This Day in Geek History: June 20
The University of Oxford receives its chartered.
Samuel F.B. Morse receives a patent for his “Telegraph Symbols,” known as Morse code. (US No. 1,647) The patent is described as a “Mode of Communicating Information by Signals by the Application of Elctro-Magnetism.”
Alexander Graham Bell installs the world’s first commercial telephone service in Hamilton, Ontario, Canada. In the first month, Bell will sell only six telephones. By September, 778 telephones will be in use.
Herr Schaetzle demonstrates a wireless phone for automobiles in Berlin, Germany.
Ernst Heinkel tests the world’s first aircraft to be propelled solely by a liquid-fueled rocket, the He-176 experimental rocket airplane, flies for first time in Peenemunde, Germany. It’s powered by an engine based on Hellmuth Walter’s hydrogen peroxide-based rocket and piloted by Erich Warsitz. It’s a small aircraft, without an enclosed canopy, built almost entirely out of wood with a fixed, tricycle undercarriage. The fifty second flight of the He-176 isn’t spectacular, but it does provide a “proof of concept” for rocket propulsion. Read more at Luft 46.
The National Bureau of Standards dedicates the Standards Eastern Automatic Computer (SEAC) in Washington as a laboratory for testing components and systems for setting computer standards. The SEAC is the first computer to use all-diode logic, a technology more reliable than vacuum tubes, and it’s the first stored-program computer completed in the United States. Magnetic tape in the external storage units stored programming information, coded subroutines, numerical data, and output. Read more the the Computer Museum.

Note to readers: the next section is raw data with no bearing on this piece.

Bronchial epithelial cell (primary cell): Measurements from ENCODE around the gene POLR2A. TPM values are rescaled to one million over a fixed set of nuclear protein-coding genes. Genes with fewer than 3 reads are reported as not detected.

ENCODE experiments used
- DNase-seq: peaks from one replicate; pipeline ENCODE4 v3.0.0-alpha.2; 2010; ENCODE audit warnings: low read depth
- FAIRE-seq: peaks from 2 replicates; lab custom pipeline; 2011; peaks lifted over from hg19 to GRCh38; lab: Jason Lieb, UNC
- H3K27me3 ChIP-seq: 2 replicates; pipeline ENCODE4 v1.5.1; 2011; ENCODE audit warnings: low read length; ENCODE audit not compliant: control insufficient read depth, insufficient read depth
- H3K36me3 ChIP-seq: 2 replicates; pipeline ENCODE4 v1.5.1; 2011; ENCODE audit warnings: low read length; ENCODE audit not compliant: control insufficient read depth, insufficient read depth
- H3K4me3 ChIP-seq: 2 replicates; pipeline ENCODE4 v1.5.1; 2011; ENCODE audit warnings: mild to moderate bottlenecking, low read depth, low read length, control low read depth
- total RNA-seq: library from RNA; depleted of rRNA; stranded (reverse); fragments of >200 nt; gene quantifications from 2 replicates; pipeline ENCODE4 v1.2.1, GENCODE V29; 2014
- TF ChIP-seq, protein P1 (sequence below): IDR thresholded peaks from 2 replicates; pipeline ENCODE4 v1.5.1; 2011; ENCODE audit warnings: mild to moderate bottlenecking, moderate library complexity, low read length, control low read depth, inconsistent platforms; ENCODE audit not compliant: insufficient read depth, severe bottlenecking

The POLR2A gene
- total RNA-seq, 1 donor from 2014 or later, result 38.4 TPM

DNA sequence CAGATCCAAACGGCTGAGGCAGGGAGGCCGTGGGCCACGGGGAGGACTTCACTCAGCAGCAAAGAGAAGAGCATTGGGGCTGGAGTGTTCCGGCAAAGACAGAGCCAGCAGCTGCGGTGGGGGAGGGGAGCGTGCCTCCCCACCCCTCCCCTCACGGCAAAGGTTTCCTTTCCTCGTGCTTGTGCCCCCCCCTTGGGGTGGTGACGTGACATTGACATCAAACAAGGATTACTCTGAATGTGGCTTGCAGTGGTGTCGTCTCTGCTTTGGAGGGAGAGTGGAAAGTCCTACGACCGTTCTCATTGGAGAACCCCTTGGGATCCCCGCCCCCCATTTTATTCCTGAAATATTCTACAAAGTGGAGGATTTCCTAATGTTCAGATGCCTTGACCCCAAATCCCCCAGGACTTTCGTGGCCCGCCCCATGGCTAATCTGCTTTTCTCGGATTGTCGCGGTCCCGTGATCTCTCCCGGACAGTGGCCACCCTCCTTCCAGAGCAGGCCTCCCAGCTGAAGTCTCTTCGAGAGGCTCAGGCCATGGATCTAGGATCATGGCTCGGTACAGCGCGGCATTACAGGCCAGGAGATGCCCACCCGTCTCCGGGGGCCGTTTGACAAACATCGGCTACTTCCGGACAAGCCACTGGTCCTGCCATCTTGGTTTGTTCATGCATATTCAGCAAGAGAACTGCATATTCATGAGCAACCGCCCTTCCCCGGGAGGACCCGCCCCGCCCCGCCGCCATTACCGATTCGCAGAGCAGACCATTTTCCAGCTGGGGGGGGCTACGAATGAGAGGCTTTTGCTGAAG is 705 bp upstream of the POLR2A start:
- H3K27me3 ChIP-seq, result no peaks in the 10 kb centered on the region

According to Twin Galaxies, Ron Kussman, age 20, scores a record-setting 63,983,475 points on Missile Command by Atari Inc. after playing the game for fourty-five hours and thirty minutes at the Star Arcade in Upland, California. Visit the official Twin Galaxies website.